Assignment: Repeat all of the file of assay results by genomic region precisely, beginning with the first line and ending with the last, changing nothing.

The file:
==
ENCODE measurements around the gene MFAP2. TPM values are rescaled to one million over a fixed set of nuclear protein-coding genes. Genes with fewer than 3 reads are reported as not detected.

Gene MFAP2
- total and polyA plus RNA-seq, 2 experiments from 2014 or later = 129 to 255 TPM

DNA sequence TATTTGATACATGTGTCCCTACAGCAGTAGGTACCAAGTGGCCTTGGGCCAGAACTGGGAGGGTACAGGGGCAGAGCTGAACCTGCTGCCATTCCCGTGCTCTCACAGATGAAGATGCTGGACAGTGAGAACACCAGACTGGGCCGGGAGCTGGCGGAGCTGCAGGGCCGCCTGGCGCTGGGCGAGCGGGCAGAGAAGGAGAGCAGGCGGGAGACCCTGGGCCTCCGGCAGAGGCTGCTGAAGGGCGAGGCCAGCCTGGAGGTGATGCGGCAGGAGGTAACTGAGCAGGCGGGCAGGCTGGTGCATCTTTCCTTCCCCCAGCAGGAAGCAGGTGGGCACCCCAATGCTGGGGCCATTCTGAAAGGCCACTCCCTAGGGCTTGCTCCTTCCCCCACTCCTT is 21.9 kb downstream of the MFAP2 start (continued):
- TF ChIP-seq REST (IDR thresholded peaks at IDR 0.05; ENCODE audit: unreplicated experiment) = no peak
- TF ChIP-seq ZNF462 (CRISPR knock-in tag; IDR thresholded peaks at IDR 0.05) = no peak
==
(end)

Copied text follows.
ENCODE measurements around the gene MFAP2. TPM values are rescaled to one million over a fixed set of nuclear protein-coding genes. Genes with fewer than 3 reads are reported as not detected.

Gene MFAP2
- total and polyA plus RNA-seq, 2 experiments from 2014 or later = 129 to 255 TPM

DNA sequence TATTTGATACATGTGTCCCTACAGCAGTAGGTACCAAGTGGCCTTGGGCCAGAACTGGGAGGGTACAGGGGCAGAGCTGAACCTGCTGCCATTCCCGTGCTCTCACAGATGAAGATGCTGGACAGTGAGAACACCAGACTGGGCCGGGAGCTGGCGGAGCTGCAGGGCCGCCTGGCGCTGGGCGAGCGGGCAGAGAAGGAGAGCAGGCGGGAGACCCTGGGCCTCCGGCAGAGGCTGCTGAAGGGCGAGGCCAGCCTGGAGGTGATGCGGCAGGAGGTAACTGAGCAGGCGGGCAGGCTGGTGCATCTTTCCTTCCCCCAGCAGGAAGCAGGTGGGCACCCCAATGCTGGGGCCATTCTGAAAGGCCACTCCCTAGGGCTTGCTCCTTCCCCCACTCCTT is 21.9 kb downstream of the MFAP2 start (continued):
- TF ChIP-seq REST (IDR thresholded peaks at IDR 0.05; ENCODE audit: unreplicated experiment) = no peak
- TF ChIP-seq ZNF462 (CRISPR knock-in tag; IDR thresholded peaks at IDR 0.05) = no peak